ASU Electronic Theses and Dissertations
- 2 English
- 2 Public
James Baldwin (1924-1987) was one of the most well-known African American fiction and nonfiction writers of the twentieth century. Throughout his life and career, he earned a worldwide reputation as a respected novelist, memoirist, and essayist who contributed to a wide array of artistic movements and intellectual discourses. Many scholars have noted the particular African American religious and cultural influences upon Baldwin’s work. More recently, scholars have additionally noted the importance of Baldwin’s globally-engaged thought and internationalist life. Throughout all of his work, Baldwin wrote extensively on the subject of religion. This dissertation posits the topics of religion, violence, and …
- Broyles, Michael Anthony Louis, Moore, Moses N, Fessenden, Tracy, et al.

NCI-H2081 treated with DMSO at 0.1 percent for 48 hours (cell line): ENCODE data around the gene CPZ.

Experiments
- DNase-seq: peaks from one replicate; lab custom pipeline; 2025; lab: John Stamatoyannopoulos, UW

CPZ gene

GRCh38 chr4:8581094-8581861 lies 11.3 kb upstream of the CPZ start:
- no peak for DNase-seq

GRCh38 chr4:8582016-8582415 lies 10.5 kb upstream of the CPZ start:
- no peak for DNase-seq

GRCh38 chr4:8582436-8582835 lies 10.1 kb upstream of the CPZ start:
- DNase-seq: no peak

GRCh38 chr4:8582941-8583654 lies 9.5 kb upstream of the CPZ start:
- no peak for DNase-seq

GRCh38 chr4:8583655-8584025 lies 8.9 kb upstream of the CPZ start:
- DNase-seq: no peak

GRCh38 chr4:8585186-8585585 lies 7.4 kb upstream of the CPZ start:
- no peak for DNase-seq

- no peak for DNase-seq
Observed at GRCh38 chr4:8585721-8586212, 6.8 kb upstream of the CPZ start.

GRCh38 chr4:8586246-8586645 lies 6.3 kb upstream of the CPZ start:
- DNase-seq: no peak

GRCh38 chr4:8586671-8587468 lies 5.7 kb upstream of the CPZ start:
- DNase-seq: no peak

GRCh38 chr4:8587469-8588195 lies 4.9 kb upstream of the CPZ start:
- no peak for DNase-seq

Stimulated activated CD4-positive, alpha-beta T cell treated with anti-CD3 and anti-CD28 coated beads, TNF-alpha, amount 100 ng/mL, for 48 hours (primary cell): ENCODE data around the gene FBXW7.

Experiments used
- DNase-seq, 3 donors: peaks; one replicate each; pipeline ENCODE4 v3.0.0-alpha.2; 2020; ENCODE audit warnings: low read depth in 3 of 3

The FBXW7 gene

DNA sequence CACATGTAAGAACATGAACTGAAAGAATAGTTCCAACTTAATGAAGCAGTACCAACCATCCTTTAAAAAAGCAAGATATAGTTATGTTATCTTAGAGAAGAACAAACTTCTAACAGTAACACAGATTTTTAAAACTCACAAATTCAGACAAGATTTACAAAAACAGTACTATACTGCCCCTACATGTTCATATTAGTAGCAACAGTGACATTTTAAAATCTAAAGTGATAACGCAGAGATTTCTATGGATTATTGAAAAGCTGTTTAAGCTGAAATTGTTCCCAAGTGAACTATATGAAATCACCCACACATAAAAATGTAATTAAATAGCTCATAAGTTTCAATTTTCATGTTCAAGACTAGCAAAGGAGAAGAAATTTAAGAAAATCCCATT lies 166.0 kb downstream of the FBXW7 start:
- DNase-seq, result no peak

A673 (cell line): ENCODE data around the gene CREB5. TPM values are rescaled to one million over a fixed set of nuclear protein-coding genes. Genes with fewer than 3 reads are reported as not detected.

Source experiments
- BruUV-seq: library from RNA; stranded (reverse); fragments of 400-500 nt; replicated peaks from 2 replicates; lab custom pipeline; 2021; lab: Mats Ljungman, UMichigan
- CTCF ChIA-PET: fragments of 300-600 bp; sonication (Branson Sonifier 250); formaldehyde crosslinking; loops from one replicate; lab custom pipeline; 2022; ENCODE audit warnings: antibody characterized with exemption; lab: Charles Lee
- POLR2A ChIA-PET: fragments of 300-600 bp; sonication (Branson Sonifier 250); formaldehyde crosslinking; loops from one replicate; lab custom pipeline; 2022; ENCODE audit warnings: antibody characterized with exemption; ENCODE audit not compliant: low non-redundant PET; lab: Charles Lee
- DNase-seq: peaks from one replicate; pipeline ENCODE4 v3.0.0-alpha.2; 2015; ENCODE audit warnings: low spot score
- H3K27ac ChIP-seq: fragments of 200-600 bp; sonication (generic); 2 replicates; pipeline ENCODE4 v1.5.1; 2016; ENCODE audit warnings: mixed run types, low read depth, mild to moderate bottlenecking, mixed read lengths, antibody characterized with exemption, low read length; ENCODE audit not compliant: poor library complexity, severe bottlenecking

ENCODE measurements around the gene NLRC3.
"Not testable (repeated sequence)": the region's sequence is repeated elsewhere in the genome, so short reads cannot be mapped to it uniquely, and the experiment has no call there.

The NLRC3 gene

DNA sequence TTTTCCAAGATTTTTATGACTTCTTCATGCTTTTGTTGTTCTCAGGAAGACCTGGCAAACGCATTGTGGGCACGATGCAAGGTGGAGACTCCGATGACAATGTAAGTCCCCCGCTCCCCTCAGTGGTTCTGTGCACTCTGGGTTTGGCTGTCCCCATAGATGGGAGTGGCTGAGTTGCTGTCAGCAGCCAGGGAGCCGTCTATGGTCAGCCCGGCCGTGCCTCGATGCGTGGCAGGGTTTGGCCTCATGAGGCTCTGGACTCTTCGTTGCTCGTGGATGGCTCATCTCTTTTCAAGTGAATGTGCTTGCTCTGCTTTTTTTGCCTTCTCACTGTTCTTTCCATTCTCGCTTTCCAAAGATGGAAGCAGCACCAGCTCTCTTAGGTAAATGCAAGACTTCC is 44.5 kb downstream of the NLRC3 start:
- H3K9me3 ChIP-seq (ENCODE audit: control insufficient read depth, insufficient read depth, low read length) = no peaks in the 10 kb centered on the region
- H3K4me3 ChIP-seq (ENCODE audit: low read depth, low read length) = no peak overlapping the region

- Created Date
Ambivalent Blood examines the unsettled status of religious language in the semiotic construction of HIV/AIDS in America. Since public discourse about HIV/AIDS began in 1981, a variety of religious grammars have been formulated, often at cross-purposes, to assign meaning to the epidemic. The disease's complex interaction with religion has been used to prophesize looming apocalypses, both religious and national, demand greater moral solicitude among the citizenry, forge political advantage within America's partisan political landscape, mobilize empathy and compassion for those stricken by the disease, and construct existential meaning for those who have already been consigned to physical and social death. …
- Cleworth, Brandon, Fessenden, Tracy, Cady, Linell, et al.
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